Dr. Patrick Boyle, professor of Medicine and director of the Clinical Research Center, was lead author of a study that indicates a diabetes drug has a benefical effect on lipid levels.
Patients taking pioglitazone HCl, part of a class of type 2 diabetes oral antidiabetic agents called insulin sensitizers, saw greater improvement in lipid levels than patients taking rosiglitazone maleate, according to a study published in the March issue of Clinical Therapeutics. Results from a randomized review showed that patients treated with pioglitazone were able to decrease their triglycerides and improve HDL ("good") cholesterol levels compared to patients taking rosiglitazone.
"Given the fact that cardiovascular disease is the leading cause of death for people with diabetes, it's crucial to closely monitor not only patients' blood glucose but also lipid levels," said Boyle.
Approximately 16 million Americans have diabetes and each year more than 77,000 of them die because of heart disease. Diabetes dramatically increases a person's risk for heart disease and stroke and often is associated with other cardiovascular risk factors, such as high blood pressure, high blood sugar, cholesterol disorders, obesity, and insulin resistance. Insulin resistance, a condition where the body does not respond efficiently to the insulin it produces, seems to predispose a person to both cardiovascular disease and diabetes.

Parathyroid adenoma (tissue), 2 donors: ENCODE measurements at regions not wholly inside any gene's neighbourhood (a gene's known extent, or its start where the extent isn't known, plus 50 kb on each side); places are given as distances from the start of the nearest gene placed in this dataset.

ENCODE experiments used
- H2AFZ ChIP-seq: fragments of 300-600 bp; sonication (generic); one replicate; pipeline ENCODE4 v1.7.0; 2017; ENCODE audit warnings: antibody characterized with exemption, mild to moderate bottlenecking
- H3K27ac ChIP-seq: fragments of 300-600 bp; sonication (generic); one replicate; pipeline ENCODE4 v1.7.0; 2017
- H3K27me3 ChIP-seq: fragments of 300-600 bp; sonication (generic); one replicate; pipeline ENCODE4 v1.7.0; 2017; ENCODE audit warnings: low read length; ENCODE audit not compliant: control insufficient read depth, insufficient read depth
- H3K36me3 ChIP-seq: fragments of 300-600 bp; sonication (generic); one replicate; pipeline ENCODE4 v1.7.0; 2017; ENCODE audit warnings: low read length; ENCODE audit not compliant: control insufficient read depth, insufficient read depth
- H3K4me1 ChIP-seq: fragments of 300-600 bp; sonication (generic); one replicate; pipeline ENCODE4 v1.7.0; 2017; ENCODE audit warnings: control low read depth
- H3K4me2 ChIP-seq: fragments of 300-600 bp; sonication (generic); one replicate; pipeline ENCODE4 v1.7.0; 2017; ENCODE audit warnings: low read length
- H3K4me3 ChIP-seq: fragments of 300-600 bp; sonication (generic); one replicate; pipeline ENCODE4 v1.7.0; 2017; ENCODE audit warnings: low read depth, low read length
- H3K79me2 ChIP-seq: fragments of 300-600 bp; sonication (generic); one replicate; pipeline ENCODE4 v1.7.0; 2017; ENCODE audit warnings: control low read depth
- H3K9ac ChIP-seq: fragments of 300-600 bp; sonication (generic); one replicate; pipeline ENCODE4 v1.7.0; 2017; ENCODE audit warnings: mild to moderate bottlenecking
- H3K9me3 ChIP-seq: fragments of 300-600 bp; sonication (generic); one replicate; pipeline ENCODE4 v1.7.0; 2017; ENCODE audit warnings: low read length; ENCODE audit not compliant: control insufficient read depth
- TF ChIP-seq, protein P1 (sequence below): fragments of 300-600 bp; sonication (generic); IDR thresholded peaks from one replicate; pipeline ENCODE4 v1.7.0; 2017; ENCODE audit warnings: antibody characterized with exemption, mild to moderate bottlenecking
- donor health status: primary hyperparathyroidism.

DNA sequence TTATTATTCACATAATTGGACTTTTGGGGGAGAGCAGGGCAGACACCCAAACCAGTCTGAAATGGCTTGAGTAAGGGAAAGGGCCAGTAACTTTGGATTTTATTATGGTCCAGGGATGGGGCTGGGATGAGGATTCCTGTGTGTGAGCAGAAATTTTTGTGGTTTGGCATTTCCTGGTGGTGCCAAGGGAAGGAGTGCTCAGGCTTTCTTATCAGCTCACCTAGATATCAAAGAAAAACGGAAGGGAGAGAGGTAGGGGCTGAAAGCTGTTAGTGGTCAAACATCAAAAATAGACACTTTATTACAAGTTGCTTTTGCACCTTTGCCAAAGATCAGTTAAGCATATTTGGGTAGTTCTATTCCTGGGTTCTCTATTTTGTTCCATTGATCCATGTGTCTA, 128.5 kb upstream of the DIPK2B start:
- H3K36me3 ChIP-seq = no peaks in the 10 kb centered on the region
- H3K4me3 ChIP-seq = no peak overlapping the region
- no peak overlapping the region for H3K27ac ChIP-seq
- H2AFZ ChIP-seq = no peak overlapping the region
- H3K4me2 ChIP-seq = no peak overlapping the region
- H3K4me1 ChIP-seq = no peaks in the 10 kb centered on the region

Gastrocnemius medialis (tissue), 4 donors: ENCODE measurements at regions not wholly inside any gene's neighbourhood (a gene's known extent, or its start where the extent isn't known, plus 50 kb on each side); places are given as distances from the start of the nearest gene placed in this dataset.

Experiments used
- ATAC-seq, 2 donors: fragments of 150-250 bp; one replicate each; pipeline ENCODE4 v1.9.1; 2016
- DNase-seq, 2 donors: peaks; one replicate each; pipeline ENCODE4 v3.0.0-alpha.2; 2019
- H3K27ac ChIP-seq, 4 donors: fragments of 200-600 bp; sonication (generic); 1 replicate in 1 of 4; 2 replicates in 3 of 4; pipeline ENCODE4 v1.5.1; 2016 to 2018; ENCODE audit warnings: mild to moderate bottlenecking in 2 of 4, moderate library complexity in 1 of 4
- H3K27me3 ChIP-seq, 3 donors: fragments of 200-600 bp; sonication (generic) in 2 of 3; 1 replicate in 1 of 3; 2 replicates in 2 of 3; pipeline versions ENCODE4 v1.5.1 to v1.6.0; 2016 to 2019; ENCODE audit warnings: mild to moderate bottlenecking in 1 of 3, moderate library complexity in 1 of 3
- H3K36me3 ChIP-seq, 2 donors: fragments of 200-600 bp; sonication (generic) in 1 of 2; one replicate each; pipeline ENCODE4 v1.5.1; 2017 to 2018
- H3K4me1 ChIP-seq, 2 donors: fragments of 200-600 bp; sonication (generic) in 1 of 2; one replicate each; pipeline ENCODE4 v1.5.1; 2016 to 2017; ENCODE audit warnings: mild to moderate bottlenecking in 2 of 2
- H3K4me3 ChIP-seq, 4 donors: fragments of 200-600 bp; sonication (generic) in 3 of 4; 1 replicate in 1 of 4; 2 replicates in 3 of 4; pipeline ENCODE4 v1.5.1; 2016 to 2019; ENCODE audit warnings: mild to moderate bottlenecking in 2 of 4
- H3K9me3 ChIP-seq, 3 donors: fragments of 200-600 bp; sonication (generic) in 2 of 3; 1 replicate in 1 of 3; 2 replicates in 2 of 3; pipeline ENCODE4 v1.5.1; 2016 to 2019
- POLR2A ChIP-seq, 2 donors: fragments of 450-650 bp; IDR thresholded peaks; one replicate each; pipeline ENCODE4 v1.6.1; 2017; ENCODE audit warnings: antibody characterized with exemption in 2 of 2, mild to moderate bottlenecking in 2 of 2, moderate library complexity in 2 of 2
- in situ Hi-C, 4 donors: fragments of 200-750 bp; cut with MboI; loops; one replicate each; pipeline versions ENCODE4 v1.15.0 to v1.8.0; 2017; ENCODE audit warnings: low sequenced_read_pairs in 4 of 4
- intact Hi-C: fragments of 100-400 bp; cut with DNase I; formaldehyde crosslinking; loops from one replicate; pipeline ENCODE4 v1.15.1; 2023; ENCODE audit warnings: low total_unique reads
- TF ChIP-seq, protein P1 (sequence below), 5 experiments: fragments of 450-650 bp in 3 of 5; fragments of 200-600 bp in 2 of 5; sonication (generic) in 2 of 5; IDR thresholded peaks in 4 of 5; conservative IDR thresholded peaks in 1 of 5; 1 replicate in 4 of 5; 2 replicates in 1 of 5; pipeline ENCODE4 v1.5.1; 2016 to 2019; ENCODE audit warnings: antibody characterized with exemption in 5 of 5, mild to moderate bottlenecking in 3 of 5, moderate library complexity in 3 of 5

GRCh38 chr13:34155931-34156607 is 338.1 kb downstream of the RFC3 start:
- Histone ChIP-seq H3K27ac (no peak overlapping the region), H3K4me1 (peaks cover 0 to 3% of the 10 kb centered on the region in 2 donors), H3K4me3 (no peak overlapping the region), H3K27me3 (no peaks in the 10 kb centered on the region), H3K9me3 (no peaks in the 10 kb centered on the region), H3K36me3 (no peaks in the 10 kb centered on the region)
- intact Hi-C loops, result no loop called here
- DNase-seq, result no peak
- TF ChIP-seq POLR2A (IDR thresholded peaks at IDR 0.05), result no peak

Results from the study conducted by Health Economics Research, Secaucus, New Jersey, were based on a multicenter retrospective chart review of 1,115 similar patients with type 2 diabetes; 525 had received pioglitazone and 590 had received rosiglitazone. In the pioglitazone group, 70 percent of the patients received the lower 30 mg/day dose and 30 percent received the higher 45 mg/day dose. Among the rosiglitazone group, 46 percent received the lower 4 mg/day dose and 54 percent received the higher 8 mg/day dose.
Both pioglitazone and rosiglitazone patients had significant reductions in triglyceride levels. Triglycerides dropped 23 percent from baseline in pioglitazone patients compared with 6 percent in rosiglitazone patients. Mean total cholesterol levels for the pioglitazone patients decreased by 4 percent from baseline. Rosiglitazone patients showed an increase of 2 percent from baseline. Study results also showed pioglitazone improved lipid profiles by increasing mean HDL ("good") cholesterol by 6 percent from baseline. Essentially no change in HDL was noted for patients receiving rosiglitazone. Mean LDL ("bad") cholesterol decreased with the pioglitazone group by 4 percent from baseline versus an increase of 3 percent for rosiglitazone. Blood sugar levels decreased in a similar manner for both pioglitazone and rosiglitazone patients. The conclusion was that pioglitazone is more effective than rosiglitazone in improving lipid profiles of patients with type 2 diabetes.
Contact: Cindy Foster, 272-3322